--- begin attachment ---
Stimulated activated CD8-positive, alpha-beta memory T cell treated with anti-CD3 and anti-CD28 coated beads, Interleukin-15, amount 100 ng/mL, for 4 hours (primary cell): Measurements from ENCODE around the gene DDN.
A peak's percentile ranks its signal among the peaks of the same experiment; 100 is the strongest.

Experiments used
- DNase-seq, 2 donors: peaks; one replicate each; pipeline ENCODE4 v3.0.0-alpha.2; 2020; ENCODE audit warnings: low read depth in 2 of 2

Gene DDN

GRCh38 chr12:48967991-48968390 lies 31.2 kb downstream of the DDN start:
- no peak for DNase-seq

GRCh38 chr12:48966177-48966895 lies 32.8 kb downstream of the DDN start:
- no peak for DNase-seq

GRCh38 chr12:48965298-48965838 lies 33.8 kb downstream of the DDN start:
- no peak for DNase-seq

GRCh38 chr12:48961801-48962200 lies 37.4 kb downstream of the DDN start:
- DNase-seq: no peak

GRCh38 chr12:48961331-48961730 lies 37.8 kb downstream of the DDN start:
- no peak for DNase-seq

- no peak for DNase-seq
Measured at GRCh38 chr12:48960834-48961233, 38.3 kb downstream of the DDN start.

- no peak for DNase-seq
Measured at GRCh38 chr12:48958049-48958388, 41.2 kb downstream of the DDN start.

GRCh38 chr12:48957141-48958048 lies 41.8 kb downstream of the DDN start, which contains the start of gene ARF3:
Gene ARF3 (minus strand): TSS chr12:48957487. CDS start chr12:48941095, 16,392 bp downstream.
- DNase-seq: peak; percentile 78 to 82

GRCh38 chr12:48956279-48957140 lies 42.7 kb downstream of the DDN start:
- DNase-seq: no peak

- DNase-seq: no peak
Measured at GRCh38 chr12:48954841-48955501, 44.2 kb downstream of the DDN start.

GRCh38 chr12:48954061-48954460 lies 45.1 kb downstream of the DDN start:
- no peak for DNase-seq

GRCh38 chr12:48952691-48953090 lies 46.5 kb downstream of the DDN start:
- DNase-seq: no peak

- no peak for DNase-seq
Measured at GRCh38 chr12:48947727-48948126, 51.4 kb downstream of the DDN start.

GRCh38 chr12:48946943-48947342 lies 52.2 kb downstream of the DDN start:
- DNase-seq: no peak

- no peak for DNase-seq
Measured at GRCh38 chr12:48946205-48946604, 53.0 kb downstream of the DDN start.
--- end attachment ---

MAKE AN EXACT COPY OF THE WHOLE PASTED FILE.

Stimulated activated CD8-positive, alpha-beta memory T cell treated with anti-CD3 and anti-CD28 coated beads, Interleukin-15, amount 100 ng/mL, for 4 hours (primary cell): Measurements from ENCODE around the gene DDN.
A peak's percentile ranks its signal among the peaks of the same experiment; 100 is the strongest.

Experiments used
- DNase-seq, 2 donors: peaks; one replicate each; pipeline ENCODE4 v3.0.0-alpha.2; 2020; ENCODE audit warnings: low read depth in 2 of 2

Gene DDN

GRCh38 chr12:48967991-48968390 lies 31.2 kb downstream of the DDN start:
- no peak for DNase-seq

GRCh38 chr12:48966177-48966895 lies 32.8 kb downstream of the DDN start:
- no peak for DNase-seq

GRCh38 chr12:48965298-48965838 lies 33.8 kb downstream of the DDN start:
- no peak for DNase-seq

GRCh38 chr12:48961801-48962200 lies 37.4 kb downstream of the DDN start:
- DNase-seq: no peak

GRCh38 chr12:48961331-48961730 lies 37.8 kb downstream of the DDN start:
- no peak for DNase-seq

- no peak for DNase-seq
Measured at GRCh38 chr12:48960834-48961233, 38.3 kb downstream of the DDN start.

- no peak for DNase-seq
Measured at GRCh38 chr12:48958049-48958388, 41.2 kb downstream of the DDN start.

GRCh38 chr12:48957141-48958048 lies 41.8 kb downstream of the DDN start, which contains the start of gene ARF3:
Gene ARF3 (minus strand): TSS chr12:48957487. CDS start chr12:48941095, 16,392 bp downstream.
- DNase-seq: peak; percentile 78 to 82

GRCh38 chr12:48956279-48957140 lies 42.7 kb downstream of the DDN start:
- DNase-seq: no peak

- DNase-seq: no peak
Measured at GRCh38 chr12:48954841-48955501, 44.2 kb downstream of the DDN start.

GRCh38 chr12:48954061-48954460 lies 45.1 kb downstream of the DDN start:
- no peak for DNase-seq

GRCh38 chr12:48952691-48953090 lies 46.5 kb downstream of the DDN start:
- DNase-seq: no peak

- no peak for DNase-seq
Measured at GRCh38 chr12:48947727-48948126, 51.4 kb downstream of the DDN start.

GRCh38 chr12:48946943-48947342 lies 52.2 kb downstream of the DDN start:
- DNase-seq: no peak

- no peak for DNase-seq
Measured at GRCh38 chr12:48946205-48946604, 53.0 kb downstream of the DDN start.